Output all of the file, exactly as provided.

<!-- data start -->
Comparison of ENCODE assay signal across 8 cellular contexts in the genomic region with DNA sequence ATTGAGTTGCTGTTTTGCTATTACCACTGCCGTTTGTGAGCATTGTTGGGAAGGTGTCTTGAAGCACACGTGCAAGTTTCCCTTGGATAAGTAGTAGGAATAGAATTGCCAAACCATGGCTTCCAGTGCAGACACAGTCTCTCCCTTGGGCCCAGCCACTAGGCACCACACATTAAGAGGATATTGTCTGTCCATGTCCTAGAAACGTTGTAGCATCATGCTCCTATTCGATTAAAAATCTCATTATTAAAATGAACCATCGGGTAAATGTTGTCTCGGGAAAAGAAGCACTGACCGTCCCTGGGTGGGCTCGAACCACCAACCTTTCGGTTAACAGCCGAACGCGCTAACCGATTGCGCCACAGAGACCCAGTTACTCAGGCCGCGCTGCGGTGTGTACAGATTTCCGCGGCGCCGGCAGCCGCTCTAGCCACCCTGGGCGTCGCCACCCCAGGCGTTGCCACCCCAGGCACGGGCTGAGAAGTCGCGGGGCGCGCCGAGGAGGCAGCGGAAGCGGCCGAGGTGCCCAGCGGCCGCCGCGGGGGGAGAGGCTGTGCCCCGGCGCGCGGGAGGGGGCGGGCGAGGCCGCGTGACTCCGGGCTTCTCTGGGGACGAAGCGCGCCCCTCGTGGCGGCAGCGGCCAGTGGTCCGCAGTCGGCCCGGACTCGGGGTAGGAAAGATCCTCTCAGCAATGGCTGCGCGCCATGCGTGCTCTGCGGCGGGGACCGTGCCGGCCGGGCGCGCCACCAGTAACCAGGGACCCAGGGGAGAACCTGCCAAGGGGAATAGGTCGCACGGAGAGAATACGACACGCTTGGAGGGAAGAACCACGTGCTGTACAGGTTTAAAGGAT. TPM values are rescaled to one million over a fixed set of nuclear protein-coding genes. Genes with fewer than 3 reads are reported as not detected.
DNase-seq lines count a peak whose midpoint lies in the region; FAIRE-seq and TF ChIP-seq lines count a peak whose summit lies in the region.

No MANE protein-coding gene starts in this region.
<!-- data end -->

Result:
Comparison of ENCODE assay signal across 8 cellular contexts in the genomic region with DNA sequence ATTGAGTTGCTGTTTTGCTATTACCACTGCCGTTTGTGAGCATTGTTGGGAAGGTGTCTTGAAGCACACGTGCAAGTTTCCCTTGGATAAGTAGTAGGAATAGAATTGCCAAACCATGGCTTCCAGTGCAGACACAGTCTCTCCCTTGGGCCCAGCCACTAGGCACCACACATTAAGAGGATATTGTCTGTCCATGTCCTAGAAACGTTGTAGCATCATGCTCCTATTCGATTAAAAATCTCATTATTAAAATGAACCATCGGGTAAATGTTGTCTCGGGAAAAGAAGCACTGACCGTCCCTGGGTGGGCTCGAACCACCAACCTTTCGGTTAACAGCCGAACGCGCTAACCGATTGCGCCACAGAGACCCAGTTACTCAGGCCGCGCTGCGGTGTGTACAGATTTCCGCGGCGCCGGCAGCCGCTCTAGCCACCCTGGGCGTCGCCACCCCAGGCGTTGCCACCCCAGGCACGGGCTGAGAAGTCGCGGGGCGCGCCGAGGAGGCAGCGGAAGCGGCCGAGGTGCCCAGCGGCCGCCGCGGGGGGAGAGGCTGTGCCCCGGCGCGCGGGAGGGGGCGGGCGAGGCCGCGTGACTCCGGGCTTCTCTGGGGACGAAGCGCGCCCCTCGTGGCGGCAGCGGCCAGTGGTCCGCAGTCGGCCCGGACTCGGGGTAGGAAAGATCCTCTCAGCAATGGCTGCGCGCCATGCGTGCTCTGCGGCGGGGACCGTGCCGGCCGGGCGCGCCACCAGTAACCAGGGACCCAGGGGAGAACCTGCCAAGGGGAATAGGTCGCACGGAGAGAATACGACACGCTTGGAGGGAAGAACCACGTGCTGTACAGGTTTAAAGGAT. TPM values are rescaled to one million over a fixed set of nuclear protein-coding genes. Genes with fewer than 3 reads are reported as not detected.
DNase-seq lines count a peak whose midpoint lies in the region; FAIRE-seq and TF ChIP-seq lines count a peak whose summit lies in the region.

No MANE protein-coding gene starts in this region.